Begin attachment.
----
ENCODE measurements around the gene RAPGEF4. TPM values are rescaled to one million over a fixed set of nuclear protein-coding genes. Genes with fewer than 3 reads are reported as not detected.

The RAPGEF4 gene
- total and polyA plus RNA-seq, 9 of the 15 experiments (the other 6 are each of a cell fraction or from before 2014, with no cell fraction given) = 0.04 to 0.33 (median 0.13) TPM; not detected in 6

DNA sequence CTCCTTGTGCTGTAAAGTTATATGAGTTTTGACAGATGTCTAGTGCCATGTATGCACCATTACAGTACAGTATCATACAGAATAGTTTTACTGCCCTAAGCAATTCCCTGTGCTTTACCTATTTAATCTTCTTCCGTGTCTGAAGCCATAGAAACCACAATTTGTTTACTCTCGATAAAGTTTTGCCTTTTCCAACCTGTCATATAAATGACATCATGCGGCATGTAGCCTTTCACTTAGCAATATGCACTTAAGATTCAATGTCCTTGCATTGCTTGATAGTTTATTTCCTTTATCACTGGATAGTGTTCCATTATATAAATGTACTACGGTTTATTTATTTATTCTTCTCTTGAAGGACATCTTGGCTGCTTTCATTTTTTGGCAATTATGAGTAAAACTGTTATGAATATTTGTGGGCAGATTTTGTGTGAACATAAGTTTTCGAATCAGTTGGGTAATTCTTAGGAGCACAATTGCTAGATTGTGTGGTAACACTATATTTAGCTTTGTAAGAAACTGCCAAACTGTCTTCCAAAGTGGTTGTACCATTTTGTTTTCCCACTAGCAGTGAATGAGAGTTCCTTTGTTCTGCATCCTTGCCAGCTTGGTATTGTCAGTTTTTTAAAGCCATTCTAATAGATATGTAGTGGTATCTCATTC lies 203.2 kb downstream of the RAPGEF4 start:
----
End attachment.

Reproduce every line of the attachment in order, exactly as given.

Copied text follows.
ENCODE measurements around the gene RAPGEF4. TPM values are rescaled to one million over a fixed set of nuclear protein-coding genes. Genes with fewer than 3 reads are reported as not detected.

The RAPGEF4 gene
- total and polyA plus RNA-seq, 9 of the 15 experiments (the other 6 are each of a cell fraction or from before 2014, with no cell fraction given) = 0.04 to 0.33 (median 0.13) TPM; not detected in 6

DNA sequence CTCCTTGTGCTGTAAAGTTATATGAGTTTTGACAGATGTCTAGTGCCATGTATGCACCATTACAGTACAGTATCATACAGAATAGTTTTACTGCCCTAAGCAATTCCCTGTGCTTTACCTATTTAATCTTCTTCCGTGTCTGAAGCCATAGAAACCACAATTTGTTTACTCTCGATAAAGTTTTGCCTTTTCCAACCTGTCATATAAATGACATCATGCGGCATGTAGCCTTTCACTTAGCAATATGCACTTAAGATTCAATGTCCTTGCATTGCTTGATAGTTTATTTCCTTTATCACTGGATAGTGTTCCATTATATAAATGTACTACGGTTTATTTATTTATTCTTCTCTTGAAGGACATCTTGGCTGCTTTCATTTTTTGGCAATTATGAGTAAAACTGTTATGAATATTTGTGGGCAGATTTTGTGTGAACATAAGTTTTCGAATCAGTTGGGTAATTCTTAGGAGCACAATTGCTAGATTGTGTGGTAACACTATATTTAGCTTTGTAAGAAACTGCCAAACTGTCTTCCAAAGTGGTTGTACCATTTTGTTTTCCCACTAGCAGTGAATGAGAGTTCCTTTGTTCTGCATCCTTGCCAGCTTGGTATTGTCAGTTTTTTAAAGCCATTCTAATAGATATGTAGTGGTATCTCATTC lies 203.2 kb downstream of the RAPGEF4 start: